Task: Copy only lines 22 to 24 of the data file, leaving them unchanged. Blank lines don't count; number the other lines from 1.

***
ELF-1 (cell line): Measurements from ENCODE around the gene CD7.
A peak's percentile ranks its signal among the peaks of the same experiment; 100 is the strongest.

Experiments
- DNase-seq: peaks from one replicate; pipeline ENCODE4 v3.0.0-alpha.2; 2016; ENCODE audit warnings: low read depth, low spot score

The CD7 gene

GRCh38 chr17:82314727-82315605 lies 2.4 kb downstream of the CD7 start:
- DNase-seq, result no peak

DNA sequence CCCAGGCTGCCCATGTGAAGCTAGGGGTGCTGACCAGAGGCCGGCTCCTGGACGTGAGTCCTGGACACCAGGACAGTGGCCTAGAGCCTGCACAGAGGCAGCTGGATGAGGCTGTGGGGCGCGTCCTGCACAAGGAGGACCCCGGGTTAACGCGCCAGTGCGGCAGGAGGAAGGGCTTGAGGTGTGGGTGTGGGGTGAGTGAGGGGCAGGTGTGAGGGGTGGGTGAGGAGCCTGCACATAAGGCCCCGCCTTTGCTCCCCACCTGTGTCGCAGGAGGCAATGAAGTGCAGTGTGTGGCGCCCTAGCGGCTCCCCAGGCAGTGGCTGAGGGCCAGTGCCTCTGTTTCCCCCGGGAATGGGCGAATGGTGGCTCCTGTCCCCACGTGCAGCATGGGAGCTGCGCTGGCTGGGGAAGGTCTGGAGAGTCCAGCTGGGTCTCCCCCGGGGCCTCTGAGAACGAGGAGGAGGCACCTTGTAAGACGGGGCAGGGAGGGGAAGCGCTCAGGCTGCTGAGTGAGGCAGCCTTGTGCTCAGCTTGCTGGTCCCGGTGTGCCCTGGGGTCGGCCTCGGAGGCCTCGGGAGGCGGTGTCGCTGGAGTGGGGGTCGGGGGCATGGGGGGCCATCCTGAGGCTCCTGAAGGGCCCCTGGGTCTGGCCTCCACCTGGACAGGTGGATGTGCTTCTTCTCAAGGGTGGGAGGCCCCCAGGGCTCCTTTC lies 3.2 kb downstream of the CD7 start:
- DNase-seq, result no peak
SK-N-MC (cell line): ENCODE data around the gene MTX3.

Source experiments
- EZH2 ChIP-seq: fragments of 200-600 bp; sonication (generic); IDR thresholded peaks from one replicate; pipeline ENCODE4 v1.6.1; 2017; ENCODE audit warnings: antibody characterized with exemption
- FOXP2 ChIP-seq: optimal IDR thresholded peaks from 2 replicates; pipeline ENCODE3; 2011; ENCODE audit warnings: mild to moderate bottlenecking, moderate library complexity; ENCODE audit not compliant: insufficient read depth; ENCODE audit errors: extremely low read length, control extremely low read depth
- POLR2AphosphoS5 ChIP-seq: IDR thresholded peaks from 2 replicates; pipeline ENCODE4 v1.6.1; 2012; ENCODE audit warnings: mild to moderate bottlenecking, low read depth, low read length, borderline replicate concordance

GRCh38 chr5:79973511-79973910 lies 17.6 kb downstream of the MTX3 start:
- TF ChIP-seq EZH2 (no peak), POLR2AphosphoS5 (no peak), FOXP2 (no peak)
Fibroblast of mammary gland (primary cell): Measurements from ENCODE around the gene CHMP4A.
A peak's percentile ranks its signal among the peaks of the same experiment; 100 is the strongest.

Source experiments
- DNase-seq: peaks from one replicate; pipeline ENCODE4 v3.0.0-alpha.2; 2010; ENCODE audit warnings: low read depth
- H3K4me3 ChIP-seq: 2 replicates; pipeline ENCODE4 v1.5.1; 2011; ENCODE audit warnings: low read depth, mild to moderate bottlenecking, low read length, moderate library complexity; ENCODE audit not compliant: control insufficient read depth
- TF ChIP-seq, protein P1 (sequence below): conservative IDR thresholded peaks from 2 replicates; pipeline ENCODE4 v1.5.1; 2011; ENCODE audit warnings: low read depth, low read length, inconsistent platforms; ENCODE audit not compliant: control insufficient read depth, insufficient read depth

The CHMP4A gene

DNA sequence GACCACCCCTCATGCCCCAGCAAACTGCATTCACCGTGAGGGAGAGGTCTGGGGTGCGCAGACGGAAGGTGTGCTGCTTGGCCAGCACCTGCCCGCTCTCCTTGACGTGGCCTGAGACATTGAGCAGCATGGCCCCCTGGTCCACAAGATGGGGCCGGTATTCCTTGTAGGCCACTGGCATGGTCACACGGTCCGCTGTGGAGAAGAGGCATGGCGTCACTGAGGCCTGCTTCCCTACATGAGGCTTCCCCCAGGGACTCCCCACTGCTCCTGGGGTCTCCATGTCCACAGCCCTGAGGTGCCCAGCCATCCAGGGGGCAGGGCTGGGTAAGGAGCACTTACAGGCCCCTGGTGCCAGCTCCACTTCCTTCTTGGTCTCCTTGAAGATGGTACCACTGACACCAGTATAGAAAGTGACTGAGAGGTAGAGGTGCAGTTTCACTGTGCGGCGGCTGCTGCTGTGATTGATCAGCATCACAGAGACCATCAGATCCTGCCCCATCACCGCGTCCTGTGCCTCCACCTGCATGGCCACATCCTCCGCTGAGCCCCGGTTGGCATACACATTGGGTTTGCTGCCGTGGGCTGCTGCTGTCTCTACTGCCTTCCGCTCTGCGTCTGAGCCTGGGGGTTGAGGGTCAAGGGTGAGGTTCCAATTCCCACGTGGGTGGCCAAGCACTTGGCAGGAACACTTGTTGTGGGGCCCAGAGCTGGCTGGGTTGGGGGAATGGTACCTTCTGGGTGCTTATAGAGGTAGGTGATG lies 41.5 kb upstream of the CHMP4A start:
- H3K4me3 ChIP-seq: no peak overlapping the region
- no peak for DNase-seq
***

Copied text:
- TF ChIP-seq, protein P1 (sequence below): conservative IDR thresholded peaks from 2 replicates; pipeline ENCODE4 v1.5.1; 2011; ENCODE audit warnings: low read depth, low read length, inconsistent platforms; ENCODE audit not compliant: control insufficient read depth, insufficient read depth

The CHMP4A gene

DNA sequence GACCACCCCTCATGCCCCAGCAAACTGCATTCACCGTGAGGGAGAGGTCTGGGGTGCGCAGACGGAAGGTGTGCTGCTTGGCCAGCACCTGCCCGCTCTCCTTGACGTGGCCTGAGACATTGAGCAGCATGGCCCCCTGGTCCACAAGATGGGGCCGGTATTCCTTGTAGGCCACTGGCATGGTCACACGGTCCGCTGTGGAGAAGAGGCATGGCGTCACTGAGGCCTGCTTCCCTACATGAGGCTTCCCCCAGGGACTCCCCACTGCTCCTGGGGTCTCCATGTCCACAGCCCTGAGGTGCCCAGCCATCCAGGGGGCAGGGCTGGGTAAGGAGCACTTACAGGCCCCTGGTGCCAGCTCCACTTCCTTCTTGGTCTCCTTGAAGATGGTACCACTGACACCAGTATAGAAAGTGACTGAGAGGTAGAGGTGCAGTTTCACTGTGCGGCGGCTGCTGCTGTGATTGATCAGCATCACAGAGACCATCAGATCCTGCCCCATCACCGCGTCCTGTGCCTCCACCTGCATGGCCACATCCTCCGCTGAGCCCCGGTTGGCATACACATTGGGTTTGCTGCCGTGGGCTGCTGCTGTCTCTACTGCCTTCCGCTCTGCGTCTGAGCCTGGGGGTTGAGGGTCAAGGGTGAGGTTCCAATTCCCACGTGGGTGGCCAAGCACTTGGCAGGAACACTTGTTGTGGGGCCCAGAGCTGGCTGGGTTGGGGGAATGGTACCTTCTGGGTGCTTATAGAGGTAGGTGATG lies 41.5 kb upstream of the CHMP4A start: